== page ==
TALLAHASSEE, Fla. — Gov. Ron DeSantis's 2020-2021 budget proposal rises slightly from last year and allocates billions in funding for education initiatives.
- Governor shared his 2020-2021 proposal at state Capitol
- This budget proposal came in at $91.4 billion
- $97M in new funding would go toward child welfare system
- Plan would end "Best and Brightest" teacher retention program
- RELATED: Amid Guardianship Scrutiny, DeSantis Wants $6.4M to Boost Oversight
The governor unveiled his plan at the state Capitol in Tallahassee on Monday morning.
This year’s proposed budget is $91.4 billion, compared with last fiscal year’s budget of $91 billion, and focuses on three key areas: education, the environment, and health care.
"Many of you know, we put out some major initiatives over the last few months, telegraphing how the budget would look like. The environment we’re going to keep the momentum on that. And we have a lot of major education initiatives," DeSantis said.
When it comes to education, DeSantis announced $22.9 billion in funding: $900 million would go to initiatives for teacher compensation and bonuses.
To help schools boost security, he proposes allocating $25 million.
The governor also referenced his plan to bump starting teacher pay by $10,000 to $47,500, bringing Florida from 26th in the nation to second.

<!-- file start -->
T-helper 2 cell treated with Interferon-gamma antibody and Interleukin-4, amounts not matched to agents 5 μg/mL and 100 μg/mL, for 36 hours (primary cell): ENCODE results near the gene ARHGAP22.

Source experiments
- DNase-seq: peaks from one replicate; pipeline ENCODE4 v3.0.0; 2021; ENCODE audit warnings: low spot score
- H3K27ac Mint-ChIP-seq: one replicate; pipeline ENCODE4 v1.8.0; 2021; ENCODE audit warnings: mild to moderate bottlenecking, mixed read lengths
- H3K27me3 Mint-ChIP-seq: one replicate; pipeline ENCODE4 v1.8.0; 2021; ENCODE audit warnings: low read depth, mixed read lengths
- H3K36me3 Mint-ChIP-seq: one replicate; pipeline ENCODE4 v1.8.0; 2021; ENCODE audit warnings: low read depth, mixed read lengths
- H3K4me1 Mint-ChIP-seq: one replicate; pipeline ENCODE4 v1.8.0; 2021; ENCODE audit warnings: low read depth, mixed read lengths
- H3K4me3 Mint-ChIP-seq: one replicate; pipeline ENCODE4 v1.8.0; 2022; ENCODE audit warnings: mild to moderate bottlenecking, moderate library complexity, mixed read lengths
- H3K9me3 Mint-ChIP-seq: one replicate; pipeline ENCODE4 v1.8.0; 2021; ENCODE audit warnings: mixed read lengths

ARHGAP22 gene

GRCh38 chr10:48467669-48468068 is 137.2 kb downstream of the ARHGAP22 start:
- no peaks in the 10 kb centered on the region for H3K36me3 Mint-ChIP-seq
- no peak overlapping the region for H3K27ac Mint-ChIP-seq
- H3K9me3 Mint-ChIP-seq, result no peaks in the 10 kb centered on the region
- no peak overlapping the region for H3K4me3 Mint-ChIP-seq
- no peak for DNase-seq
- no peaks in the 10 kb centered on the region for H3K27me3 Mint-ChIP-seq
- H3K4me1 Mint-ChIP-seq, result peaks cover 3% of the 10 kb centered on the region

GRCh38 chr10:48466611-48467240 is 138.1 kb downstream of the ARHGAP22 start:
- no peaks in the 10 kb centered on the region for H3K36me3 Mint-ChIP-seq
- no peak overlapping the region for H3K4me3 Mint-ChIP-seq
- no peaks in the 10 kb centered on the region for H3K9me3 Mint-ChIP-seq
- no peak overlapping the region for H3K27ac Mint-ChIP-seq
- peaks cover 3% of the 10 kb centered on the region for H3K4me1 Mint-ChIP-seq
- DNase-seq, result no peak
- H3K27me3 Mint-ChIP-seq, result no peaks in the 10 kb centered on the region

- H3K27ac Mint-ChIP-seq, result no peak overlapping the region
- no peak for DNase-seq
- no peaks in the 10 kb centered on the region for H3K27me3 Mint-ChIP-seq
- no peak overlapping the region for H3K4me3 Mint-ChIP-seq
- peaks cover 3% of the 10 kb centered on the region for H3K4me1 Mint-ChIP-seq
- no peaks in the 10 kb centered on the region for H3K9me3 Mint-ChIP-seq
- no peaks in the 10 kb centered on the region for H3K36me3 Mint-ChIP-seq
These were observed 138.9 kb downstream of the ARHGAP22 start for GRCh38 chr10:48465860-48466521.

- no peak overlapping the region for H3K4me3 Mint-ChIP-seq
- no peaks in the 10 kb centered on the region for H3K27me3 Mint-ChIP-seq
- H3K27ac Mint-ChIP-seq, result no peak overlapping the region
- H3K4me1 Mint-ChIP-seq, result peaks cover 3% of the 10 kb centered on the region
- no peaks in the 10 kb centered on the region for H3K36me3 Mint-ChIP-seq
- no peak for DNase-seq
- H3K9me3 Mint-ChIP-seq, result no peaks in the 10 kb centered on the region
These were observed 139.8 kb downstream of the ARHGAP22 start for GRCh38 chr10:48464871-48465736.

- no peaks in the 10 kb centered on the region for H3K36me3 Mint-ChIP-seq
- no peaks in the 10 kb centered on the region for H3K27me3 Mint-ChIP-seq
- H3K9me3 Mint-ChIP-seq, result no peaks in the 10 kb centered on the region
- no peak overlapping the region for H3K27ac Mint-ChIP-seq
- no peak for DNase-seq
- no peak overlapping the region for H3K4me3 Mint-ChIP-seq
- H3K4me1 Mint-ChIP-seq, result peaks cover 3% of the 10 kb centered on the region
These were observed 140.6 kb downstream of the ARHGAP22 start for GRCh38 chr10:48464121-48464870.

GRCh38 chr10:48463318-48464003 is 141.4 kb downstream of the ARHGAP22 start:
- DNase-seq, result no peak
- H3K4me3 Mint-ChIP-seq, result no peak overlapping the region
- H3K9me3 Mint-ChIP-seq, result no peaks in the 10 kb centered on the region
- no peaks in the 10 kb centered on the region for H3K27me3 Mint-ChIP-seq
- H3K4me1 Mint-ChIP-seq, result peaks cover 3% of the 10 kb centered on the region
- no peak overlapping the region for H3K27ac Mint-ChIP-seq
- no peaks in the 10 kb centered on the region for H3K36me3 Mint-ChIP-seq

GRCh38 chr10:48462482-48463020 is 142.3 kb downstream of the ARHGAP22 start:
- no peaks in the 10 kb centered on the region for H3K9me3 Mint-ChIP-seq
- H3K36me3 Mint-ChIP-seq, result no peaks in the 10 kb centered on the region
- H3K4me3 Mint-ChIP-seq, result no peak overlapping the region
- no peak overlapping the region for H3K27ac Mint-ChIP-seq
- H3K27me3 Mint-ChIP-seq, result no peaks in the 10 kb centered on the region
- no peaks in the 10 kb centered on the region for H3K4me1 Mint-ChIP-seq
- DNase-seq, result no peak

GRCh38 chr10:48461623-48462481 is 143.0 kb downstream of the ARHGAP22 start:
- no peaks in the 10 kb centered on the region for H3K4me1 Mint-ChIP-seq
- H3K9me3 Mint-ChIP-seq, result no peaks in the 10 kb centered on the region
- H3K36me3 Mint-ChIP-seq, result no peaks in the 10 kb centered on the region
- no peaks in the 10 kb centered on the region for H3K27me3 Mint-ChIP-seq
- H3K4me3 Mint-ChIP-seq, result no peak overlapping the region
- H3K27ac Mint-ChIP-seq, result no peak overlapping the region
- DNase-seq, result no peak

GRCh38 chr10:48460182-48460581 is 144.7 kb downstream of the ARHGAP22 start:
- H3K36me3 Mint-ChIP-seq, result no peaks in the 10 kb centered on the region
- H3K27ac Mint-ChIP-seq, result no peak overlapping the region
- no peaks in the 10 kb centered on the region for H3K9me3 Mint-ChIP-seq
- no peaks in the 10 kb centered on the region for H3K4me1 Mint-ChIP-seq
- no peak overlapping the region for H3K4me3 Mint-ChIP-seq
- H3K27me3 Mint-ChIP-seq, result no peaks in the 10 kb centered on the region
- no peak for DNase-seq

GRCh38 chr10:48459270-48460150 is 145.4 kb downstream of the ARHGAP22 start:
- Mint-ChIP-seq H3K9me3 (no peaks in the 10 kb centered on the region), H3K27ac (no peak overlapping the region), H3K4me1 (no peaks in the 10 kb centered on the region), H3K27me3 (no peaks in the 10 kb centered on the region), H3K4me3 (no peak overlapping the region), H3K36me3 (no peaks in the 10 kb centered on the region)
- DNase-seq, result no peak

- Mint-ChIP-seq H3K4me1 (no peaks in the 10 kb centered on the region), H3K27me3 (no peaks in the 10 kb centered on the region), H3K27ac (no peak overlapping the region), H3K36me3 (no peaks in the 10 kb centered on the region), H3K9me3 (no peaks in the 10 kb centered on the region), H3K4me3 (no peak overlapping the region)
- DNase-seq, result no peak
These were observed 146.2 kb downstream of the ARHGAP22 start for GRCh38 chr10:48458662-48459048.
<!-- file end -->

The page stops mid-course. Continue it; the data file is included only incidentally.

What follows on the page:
"That represents 101,000 current teachers that will see a raise. And I think that will be something having a meaningful impact in terms of recruiting and retaining folks," DeSantis said.
Among the highlights on environmental funds:
- $2.5 billion would go to protect water resources over four years;
- $300 million would go toward Everglades restoration;
- Another $150 million is proposed for water quality improvements;
- $50 million would go to beach renourishment;
- $22 million would combat red tide;
- And $9 million would go toward protecting coral reefs.
As for health care, DeSantis proposes:
- $54 million to fight the opioid epidemic;
- $97 milion in new funding for the child welfare system;
- $17 million for mental health and substance abuse programs;
- And $18 million in Orange and St. Lucie counties to complete state nursing homes.
"I think the thing is it’s great to have bold ideas. We live in the realm of what’s possible. And I think all the stuff we’ve laid out is doable, possible, and I think it'll make a real impact on the state of Florida," DeSantis said.
In June 2019, DeSantis took pen to paper and put his signature on the $91 billion budget.
That budget focused on environmental projects, such as $400 million to restore the Everglades; it also included billions for recovery from hurricanes Irma and Michael and $22 billion for education.
Months later, the governor made waves as he rolled out a proposal to raise starting teacher pay by $10,000 to $47,500, which he said would help stem the teacher shortage.
Some Republicans, such as House Speaker Jose Oliva, worried about the cost of the $600 million investment, compounded when DeSantis more recently proposed an additional $300 million for merit-based teacher bonuses.
The proposal aimed to bring Florida to No. 2 in the nation in terms of starting teacher pay.